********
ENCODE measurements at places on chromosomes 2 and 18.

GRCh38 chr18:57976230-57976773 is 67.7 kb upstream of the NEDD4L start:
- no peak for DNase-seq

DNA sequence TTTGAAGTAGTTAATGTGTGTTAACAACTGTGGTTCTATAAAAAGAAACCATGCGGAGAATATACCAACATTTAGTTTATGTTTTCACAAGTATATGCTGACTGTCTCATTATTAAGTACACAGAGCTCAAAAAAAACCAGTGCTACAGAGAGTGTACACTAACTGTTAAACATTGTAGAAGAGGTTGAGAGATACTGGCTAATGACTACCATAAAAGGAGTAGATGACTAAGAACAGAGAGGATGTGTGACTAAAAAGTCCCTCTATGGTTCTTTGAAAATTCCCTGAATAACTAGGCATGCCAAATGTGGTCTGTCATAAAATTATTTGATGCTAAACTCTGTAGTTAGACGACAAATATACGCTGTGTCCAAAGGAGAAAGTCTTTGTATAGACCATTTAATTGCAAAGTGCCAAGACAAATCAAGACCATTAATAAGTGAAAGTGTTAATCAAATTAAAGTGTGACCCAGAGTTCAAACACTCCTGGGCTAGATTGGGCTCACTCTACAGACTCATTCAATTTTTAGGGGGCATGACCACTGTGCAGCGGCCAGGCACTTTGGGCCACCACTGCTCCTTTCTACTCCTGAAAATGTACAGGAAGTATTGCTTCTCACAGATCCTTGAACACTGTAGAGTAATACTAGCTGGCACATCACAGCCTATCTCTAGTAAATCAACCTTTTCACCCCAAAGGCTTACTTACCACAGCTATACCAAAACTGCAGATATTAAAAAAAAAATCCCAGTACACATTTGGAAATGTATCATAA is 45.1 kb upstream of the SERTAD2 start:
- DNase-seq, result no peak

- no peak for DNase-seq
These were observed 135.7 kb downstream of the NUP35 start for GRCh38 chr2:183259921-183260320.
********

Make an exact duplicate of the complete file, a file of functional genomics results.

ENCODE measurements at places on chromosomes 2 and 18.

GRCh38 chr18:57976230-57976773 is 67.7 kb upstream of the NEDD4L start:
- no peak for DNase-seq

DNA sequence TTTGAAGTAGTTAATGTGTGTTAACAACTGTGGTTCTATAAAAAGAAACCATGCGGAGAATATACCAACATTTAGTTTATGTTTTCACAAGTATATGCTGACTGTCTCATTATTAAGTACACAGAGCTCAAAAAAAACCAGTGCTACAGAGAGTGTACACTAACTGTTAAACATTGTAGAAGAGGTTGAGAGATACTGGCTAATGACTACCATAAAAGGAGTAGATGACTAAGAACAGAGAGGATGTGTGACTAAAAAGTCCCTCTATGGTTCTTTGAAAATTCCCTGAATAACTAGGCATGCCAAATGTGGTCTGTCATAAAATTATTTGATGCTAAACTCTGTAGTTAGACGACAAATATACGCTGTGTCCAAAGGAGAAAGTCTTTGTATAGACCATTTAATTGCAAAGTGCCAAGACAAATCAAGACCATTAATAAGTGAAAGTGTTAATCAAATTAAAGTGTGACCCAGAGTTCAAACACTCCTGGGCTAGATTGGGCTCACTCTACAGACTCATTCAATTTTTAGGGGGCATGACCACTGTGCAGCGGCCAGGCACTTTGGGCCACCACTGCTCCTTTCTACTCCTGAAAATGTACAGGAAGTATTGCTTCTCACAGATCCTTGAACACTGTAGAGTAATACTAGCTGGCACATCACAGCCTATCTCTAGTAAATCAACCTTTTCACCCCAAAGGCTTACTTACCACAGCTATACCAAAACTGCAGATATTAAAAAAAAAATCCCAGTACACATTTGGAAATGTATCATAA is 45.1 kb upstream of the SERTAD2 start:
- DNase-seq, result no peak

- no peak for DNase-seq
These were observed 135.7 kb downstream of the NUP35 start for GRCh38 chr2:183259921-183260320.